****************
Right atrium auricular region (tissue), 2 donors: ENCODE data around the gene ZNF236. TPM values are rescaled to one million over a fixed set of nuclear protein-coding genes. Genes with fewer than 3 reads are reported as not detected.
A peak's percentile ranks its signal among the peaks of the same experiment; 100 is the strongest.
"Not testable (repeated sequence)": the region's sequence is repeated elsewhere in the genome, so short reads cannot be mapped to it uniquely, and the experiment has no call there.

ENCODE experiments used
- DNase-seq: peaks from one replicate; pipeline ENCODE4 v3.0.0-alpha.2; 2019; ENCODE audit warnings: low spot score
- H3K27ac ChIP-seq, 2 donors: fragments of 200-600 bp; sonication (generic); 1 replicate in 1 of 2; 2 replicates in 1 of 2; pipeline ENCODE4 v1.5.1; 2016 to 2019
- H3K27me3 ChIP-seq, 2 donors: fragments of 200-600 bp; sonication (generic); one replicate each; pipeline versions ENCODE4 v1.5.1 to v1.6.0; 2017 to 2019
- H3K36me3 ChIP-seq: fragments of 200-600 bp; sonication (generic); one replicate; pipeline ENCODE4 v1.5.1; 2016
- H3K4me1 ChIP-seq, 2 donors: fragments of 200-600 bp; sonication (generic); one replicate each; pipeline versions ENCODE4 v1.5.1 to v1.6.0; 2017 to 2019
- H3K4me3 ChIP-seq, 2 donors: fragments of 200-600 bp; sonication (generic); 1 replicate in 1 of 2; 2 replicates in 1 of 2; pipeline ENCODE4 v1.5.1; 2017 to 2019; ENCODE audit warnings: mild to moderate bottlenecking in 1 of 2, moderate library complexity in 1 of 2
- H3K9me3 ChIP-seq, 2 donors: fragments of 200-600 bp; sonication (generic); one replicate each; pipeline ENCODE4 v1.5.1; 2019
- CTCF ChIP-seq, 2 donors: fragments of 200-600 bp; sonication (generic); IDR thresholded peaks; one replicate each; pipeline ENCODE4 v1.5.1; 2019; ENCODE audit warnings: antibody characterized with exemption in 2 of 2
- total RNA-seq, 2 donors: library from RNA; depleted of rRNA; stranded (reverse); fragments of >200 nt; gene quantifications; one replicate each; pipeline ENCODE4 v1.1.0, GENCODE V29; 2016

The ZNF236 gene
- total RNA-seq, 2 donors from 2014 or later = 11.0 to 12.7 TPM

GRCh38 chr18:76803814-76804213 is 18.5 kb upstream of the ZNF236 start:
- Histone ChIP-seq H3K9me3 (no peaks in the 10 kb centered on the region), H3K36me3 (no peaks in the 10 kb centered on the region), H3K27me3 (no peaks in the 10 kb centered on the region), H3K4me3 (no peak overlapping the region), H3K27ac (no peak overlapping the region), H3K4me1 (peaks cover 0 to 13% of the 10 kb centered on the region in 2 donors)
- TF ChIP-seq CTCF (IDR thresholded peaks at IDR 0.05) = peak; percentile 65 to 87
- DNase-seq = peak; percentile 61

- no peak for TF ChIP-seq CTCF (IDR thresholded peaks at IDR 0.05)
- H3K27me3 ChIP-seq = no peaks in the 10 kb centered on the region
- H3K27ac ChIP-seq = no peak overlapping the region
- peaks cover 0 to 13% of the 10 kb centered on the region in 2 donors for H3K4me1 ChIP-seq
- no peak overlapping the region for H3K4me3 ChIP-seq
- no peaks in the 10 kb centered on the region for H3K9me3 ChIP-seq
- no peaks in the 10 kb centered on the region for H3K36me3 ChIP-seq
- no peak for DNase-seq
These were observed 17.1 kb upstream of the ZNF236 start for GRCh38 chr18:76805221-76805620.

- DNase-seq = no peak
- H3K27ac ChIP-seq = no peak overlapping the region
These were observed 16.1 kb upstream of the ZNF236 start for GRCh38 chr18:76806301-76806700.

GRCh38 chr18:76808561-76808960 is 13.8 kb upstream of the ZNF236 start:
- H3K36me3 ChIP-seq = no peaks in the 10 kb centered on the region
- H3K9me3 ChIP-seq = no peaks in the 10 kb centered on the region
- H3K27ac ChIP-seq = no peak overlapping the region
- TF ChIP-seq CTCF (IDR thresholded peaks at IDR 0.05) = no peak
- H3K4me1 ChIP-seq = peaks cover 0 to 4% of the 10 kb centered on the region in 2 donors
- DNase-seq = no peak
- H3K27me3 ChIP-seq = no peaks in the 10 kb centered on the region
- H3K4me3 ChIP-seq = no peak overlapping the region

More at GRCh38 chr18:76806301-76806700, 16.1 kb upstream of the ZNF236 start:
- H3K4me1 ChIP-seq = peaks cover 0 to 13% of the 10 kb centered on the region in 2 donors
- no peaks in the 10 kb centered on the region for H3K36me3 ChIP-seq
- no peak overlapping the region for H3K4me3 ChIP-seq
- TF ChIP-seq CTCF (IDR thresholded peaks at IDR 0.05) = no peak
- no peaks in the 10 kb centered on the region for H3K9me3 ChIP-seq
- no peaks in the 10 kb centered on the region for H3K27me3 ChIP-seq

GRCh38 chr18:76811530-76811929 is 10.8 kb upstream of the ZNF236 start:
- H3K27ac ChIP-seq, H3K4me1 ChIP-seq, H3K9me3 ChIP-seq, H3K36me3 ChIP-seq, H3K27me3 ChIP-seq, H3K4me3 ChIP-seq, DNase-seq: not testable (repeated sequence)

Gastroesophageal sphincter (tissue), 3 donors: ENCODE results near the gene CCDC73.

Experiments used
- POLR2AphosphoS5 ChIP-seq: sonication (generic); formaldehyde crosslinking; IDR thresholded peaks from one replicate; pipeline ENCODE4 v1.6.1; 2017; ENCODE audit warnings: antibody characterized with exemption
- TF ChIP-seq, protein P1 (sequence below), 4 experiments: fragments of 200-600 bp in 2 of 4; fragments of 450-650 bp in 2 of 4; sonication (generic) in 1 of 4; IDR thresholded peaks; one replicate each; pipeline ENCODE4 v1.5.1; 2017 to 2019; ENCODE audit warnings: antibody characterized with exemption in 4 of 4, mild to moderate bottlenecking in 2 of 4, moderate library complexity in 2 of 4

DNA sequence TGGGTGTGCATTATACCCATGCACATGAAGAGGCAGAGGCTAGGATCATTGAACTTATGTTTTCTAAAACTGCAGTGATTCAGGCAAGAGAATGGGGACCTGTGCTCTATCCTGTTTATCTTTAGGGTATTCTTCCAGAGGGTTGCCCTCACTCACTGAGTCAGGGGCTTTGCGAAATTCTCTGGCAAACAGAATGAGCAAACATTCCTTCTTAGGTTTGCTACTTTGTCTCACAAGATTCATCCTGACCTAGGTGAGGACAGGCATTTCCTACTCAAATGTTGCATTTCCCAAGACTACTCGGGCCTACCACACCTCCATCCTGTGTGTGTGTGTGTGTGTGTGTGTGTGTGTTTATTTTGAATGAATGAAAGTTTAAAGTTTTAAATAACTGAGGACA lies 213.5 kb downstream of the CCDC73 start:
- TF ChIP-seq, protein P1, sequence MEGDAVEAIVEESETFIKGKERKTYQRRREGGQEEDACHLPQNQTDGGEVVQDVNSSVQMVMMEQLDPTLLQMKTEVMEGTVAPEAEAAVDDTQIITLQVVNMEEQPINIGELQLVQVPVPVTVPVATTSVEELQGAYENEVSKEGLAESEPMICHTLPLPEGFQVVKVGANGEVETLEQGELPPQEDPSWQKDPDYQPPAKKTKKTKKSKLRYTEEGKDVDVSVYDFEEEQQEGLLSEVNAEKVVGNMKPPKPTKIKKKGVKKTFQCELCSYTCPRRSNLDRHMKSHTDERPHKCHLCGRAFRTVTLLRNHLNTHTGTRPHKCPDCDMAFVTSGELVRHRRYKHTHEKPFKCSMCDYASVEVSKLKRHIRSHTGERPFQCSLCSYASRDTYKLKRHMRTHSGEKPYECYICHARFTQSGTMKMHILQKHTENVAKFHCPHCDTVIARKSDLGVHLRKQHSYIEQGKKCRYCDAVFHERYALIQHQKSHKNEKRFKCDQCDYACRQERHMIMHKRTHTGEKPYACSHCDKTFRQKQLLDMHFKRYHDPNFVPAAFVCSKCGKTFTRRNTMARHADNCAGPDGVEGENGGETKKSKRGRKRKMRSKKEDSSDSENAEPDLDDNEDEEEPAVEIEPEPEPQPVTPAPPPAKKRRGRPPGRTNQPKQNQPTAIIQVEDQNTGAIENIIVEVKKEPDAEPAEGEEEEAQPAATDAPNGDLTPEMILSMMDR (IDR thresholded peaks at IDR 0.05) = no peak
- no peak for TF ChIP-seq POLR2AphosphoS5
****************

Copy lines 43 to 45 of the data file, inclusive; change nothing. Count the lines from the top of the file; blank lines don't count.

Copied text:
- no peaks in the 10 kb centered on the region for H3K36me3 ChIP-seq
- no peak overlapping the region for H3K4me3 ChIP-seq
- TF ChIP-seq CTCF (IDR thresholded peaks at IDR 0.05) = no peak